This book addresses a fundamental question—the universality of human nature.... Drawing upon work with patients and therapists in both India and Japan, [Roland] describes the profound differences between the Western individualized self and the familial self so central to Asian culture.... Of particular value is Roland's sensitive treatment of the evolving identity of women in the two cultures, as well as his exploration of the deeply significant spiritual self, a topic that is largely neglected in Western theory and practice.
The New York Times
While Western psychology assumes that human nature is the same everywhere, there are profound psychological differences from culture to culture, according to a growing body of evidence . . . . One of the most extensive criticisms of Western psychology has been made by Dr. Roland in [this] book.
Hindu-Christian Studies Bulletin - Harold Coward
Roland compares the extended familial-self typical of Indian and Japanese experience with the individualized self-concept of America.... This book adds crucial psychological dimensions to our study of Eastern philosophy and religion. It catches the vital nuances of self-experience that escape philosophical and historical approaches.
Read More Show Less

Product Details

  • ISBN-13: 9780691086170
  • Publisher: Princeton University Press
  • Publication date: 10/28/1988
  • Pages: 424
  • Product dimensions: 6.47 (w) x 9.57 (h) x 1.27 (d)

Table of Contents

Preface ix
1 Introduction: The Familial Self, the Individualized Self, and the Spiritual Self 3
Part 1 The Indian and Japanese Self and Social Change
2 Indian Identity and Colonialism 17
3 Psychoanalysis in India and Japan 55
4 The Familial Self, Individualization, and the Modernization Process 89
5 The Dynamics of Change in Urban Indian and Japanese Women 146
6 The Indian Self: Reflections in the Mirror of the American Life Style 195
Part 2 The Indian and Japanese Self: Theoretical Perspectives
7 The Indian Familial Self in Its Social and Cultural Contexts 209
8 The Indian and Japanese Familial Self 242
9 The Spiritual Self: Continuity and Counterpoint to the Familial Self 289
10 Conclusions: Psychoanalysis in Civilizational Perspective 312
Glossary 335
References 349
Index 369
Read More Show Less

Customer Reviews

Be the first to write a review
( 0 )
Rating Distribution

5 Star

(0)

4 Star

(0)

3 Star

(0)

2 Star

(0)

1 Star

(0)

Your Rating:

Your Name: Create a Pen Name or

Barnes & Noble.com Review Rules

Our reader reviews allow you to share your comments on titles you liked, or didn't, with others. By submitting an online review, you are representing to Barnes & Noble.com that all information contained in your review is original and accurate in all respects, and that the submission of such content by you and the posting of such content by Barnes & Noble.com does not and will not violate the rights of any third party. Please follow the rules below to help ensure that your review can be posted.

Reviews by Our Customers Under the Age of 13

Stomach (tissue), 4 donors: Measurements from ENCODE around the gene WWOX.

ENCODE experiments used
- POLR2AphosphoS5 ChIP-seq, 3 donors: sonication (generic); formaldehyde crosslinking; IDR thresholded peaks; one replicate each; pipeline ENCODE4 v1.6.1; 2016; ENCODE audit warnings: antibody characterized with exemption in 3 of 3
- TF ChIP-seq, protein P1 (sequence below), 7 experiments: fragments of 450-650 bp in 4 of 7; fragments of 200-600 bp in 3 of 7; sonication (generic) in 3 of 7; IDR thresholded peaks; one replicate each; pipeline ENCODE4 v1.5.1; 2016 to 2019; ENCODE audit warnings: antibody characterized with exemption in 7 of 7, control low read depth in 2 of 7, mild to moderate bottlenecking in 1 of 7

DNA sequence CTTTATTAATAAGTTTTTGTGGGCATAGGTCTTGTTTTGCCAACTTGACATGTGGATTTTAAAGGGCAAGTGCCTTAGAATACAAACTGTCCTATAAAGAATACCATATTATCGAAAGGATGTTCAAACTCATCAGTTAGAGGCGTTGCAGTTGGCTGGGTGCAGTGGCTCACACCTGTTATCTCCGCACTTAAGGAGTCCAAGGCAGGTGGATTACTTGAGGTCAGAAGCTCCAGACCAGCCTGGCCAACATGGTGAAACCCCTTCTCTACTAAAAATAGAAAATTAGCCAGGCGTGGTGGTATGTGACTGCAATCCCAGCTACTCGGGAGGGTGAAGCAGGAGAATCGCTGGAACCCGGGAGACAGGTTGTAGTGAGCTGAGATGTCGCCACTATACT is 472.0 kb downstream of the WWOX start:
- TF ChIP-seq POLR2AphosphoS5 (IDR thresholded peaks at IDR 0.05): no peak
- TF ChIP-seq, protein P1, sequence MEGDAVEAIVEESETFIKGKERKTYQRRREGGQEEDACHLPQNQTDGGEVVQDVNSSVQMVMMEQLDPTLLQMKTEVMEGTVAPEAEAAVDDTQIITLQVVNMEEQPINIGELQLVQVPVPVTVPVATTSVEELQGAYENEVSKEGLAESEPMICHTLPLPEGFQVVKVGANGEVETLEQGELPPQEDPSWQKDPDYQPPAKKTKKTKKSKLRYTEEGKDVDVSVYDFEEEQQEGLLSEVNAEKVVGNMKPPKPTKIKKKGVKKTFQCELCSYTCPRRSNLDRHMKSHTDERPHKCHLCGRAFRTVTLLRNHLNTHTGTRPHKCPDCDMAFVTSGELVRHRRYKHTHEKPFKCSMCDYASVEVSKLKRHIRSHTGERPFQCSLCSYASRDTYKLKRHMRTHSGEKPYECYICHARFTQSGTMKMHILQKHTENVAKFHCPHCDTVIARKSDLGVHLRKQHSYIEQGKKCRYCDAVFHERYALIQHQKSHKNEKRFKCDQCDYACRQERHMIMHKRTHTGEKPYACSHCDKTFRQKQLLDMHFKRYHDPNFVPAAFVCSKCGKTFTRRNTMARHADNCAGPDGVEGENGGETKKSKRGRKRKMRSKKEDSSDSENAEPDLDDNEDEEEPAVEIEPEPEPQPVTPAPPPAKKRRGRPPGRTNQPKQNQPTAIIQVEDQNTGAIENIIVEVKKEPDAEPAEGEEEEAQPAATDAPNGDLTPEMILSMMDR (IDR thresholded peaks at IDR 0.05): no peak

We highly value and respect everyone's opinion concerning the titles we offer. However, we cannot allow persons under the age of 13 to have accounts at BN.com or to post customer reviews. Please see our Terms of Use for more details.

What to exclude from your review:

Please do not write about reviews, commentary, or information posted on the product page. If you see any errors in the information on the product page, please send us an email.

Reviews should not contain any of the following:

  • - HTML tags, profanity, obscenities, vulgarities, or comments that defame anyone
  • - Time-sensitive information such as tour dates, signings, lectures, etc.
  • - Single-word reviews. Other people will read your review to discover why you liked or didn't like the title. Be descriptive.
  • - Comments focusing on the author or that may ruin the ending for others
  • - Phone numbers, addresses, URLs
  • - Pricing and availability information or alternative ordering information
  • - Advertisements or commercial solicitation

Reminder:

  • - By submitting a review, you grant to Barnes & Noble.com and its sublicensees the royalty-free, perpetual, irrevocable right and license to use the review in accordance with the Barnes & Noble.com Terms of Use.
  • - Barnes & Noble.com reserves the right not to post any review -- particularly those that do not follow the terms and conditions of these Rules. Barnes & Noble.com also reserves the right to remove any review at any time without notice.
  • - See Terms of Use for other conditions and disclaimers.
Search for Products You'd Like to Recommend

Recommend other products that relate to your review. Just search for them below and share!

Create a Pen Name

Your Pen Name is your unique identity on BN.com. It will appear on the reviews you write and other website activities. Your Pen Name cannot be edited, changed or deleted once submitted.

 
Your Pen Name can be any combination of alphanumeric characters (plus - and _), and must be at least two characters long.

Continue Anonymously

    If you find inappropriate content, please report it to Barnes & Noble
    Why is this product inappropriate?
    Comments (optional)